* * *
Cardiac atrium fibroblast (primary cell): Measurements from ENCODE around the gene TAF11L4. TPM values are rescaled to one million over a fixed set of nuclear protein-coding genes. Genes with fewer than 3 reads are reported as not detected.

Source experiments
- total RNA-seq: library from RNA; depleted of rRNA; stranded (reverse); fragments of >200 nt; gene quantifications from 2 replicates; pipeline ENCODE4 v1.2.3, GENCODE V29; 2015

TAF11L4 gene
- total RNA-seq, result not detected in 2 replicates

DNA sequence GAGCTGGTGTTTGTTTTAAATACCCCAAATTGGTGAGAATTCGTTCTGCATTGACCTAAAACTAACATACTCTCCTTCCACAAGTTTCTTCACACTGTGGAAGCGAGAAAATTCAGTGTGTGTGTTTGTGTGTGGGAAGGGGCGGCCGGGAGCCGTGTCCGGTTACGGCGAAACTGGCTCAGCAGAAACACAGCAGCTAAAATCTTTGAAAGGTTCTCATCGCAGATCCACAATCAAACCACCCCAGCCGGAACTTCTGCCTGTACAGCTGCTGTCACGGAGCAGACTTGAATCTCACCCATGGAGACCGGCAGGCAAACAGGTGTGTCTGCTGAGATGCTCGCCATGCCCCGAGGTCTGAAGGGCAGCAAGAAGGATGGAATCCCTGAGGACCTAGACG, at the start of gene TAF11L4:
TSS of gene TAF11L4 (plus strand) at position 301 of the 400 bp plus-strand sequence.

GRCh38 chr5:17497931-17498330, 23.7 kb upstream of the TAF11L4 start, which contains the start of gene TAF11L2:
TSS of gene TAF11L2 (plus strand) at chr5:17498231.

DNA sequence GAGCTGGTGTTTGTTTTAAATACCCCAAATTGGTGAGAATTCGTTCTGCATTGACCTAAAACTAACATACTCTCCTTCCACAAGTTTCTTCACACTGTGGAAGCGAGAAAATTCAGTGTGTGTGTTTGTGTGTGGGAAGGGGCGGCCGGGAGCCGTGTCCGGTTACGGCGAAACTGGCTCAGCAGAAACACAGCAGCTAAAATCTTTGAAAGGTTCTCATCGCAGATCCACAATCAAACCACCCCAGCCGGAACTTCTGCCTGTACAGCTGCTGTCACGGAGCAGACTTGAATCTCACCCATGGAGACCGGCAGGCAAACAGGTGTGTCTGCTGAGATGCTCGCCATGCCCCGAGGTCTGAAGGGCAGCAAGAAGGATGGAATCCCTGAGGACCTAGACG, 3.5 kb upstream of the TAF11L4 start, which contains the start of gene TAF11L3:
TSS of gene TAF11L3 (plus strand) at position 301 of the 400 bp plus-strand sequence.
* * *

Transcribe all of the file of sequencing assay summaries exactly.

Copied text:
Cardiac atrium fibroblast (primary cell): Measurements from ENCODE around the gene TAF11L4. TPM values are rescaled to one million over a fixed set of nuclear protein-coding genes. Genes with fewer than 3 reads are reported as not detected.

Source experiments
- total RNA-seq: library from RNA; depleted of rRNA; stranded (reverse); fragments of >200 nt; gene quantifications from 2 replicates; pipeline ENCODE4 v1.2.3, GENCODE V29; 2015

TAF11L4 gene
- total RNA-seq, result not detected in 2 replicates

DNA sequence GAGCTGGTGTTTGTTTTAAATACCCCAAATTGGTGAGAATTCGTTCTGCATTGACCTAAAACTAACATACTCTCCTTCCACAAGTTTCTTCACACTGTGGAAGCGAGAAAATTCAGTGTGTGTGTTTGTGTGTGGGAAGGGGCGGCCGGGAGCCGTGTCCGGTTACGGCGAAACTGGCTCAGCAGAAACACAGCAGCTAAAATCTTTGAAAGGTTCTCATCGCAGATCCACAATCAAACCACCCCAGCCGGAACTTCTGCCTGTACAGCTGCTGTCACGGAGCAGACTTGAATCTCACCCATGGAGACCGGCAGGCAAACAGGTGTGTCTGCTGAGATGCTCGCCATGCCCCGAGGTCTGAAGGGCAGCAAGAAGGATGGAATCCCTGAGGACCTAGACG, at the start of gene TAF11L4:
TSS of gene TAF11L4 (plus strand) at position 301 of the 400 bp plus-strand sequence.

GRCh38 chr5:17497931-17498330, 23.7 kb upstream of the TAF11L4 start, which contains the start of gene TAF11L2:
TSS of gene TAF11L2 (plus strand) at chr5:17498231.

DNA sequence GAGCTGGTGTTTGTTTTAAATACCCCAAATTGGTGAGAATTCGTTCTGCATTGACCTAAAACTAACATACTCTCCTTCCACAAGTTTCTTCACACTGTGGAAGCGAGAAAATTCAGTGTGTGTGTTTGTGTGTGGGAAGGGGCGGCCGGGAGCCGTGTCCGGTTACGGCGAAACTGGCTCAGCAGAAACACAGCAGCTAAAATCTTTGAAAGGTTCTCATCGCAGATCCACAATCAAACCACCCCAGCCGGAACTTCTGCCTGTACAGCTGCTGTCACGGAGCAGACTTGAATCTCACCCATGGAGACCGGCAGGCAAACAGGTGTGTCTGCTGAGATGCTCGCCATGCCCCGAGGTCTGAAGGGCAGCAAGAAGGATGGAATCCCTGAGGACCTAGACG, 3.5 kb upstream of the TAF11L4 start, which contains the start of gene TAF11L3:
TSS of gene TAF11L3 (plus strand) at position 301 of the 400 bp plus-strand sequence.